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35 weeks pregnant 

Now there’s less room to move around, your little one might actually start to push rather than kick. And if she does, you may even be able to see a teeny weeny foot imprint through your bump. Now she’s so close to being a fully functioning little human being, she’ll spend most of the rest of your pregnancy putting on weight.
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36 weeks pregnant 

At the end of this week, your growing tot will be considered full term – she’s now 6lb and 18 and a half inches long. Also her head may engage any time now (which means it drops into your pelvis). And some personality traits are already formed. Studies done on the heart rate and movement of 31 foetuses before and after birth have shown that the more active they were in the womb, the grumpier they are when they hit the world. Eek! By now your baby should be sleeping 60-80% of the time, but if she’s not, when she’s born she’s likely to sleep badly, too. These researchers suggest that it’s women’s hormones that influence personality traits in their babies. Their recommendation? That you take some time out before the birth so you can reduce your stress. And that you talk to your growing bump in a very soothing, calm manner.
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37 weeks pregnant 

Her vital stats? She weighs 6 1/3 pounds and measures a bit over 19 inches, head to heel. But, if she’s born now and has different colour hair to both of you don’t freak. It’s perfectly normal for dark haired couples to have a baby emerge with blonde or red hair, or fair-haired parents to have a little one with a dark mop to rival Harry Styles’. Alternatively, your baby could be a baldy and just have a fine peachy down.
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38 weeks pregnant 

Your baby is a fully functioning little human – still practising breathing and swallowing, though. If you’ve got a little boy, then his testicles have descended into the scrotum by now. And little girls might have slightly enlarged breasts (this is just the effect of your hormones and will go down after birth). Your placenta is also fully grown and weighs, gasp, 1 pound 9 ounces!
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39 weeks pregnant 

This might be your final week of pregnancy – but babies usually go past their due date (only 4% are born on time!), so don’t expect a prompt arrival especially if this is your first. You won’t be allowed to go past 10 to 14 days overdue – you’ll be offered an induction.
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40 weeks pregnant 

Your baby is full-grown and measures around 14inches from his head to his bottom. Babies at this stage weigh around 7½lbs, but this can vary massively. There’ll be hardly any lanugo on his body, except perhaps on his shoulders and in the creases of his body.
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41 weeks pregnant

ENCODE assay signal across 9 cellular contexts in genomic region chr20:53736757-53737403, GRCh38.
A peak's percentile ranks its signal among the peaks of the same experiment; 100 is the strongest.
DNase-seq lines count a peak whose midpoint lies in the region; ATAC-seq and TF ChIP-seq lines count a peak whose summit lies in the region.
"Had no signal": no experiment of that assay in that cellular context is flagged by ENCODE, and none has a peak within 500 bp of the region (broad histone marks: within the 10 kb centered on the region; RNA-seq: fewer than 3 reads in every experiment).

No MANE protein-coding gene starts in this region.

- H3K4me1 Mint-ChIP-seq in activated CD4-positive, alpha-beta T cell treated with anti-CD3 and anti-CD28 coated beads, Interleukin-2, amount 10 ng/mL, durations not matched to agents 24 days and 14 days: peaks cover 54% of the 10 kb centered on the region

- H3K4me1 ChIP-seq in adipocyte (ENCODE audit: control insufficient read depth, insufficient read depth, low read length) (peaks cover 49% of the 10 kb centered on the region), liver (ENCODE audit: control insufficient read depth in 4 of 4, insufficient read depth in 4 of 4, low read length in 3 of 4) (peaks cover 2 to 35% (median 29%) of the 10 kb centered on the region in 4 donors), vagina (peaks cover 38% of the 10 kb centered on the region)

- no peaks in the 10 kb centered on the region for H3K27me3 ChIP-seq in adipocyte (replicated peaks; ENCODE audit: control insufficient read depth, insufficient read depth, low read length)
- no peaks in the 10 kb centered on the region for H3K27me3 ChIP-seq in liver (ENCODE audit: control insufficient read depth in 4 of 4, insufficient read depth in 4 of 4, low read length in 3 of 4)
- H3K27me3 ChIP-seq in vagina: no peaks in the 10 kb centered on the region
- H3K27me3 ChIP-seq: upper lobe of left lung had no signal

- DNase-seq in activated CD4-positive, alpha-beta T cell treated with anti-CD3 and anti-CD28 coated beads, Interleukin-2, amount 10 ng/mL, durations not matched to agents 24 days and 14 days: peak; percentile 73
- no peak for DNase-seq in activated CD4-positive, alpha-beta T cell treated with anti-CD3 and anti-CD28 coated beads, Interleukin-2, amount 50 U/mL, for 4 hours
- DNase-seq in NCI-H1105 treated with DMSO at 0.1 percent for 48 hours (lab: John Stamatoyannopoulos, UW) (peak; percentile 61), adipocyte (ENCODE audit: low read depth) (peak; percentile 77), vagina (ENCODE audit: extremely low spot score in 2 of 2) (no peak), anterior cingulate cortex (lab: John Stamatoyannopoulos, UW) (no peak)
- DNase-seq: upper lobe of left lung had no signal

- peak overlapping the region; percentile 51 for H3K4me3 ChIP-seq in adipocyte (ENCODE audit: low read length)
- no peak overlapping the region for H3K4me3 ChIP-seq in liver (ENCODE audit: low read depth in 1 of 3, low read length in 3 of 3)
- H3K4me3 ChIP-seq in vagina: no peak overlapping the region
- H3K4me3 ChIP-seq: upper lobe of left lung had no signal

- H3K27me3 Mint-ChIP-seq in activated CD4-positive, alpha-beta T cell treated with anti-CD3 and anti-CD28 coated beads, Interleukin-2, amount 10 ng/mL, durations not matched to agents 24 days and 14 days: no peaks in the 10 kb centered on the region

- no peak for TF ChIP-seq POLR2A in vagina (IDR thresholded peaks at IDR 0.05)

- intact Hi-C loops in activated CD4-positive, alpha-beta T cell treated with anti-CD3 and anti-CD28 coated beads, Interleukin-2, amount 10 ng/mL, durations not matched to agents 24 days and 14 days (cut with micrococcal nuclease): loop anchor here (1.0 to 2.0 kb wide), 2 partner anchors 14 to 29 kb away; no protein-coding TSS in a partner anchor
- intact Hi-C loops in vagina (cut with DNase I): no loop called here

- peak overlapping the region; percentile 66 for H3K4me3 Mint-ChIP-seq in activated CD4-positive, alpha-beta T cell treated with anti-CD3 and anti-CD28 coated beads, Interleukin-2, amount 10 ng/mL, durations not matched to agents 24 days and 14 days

In the week or two before your baby is due, he’ll start shedding the greasy, white substance, which has been protecting his skin, called vernix. This turns the amniotic fluid, which was once clear, pale and milky. Overdue babies can be slightly larger than other babies as they’ve had longer to grow and their skull bones have had longer to fuse together. Both these things mean you have a slightly higher chance of having an assisted delivery with forceps or ventouse.
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42 weeks pregnant 

Babies that are overdue start to lose fat from all over their body so when they arrive they look a little wrinkled. Don’t worry, once he starts feeding regularly he’ll soon start putting the weight back on. They sometimes have long fingernails and toenails. Plus, some babies produce meconium (his first poo) in the womb, so his skin may have a slight green tinge, but this only really happens if you go over two weeks past your due date. Once again, this will all disappear a few days after the birth.

Check out mumfluencer Emily Norris' pregnancy journeys for a real-mum, down-to-earth guide to pregnancy. Emily has three boys under 8 and in this video she's edited together all her pregnancy updates for a full 9-month guide.

Video: Mumfluencer Emily Norris on her 9 month pregnancy journey

Your pregnancy guide, week-by-week

Mother&Baby, our experts and real mums are here to guide you every step of the way.

First trimester: 1-12 weeks

Second trimester: 13-27 weeks

Third trimester: 28-42 weeks

From week 1, when you might be pregnant without knowing it, through to week 42 - overdue! - M&B is with you on your journey from bump to birth. We have expert guides on what to expect during every step of your baby's journey in your womb, with guides on what's happening to your body, all the information about pregnancy you'll ever need, the right foods and fitness advice, and the baby names you are planning for before baby arrives. Find all your pregnancy week-by-week information right here.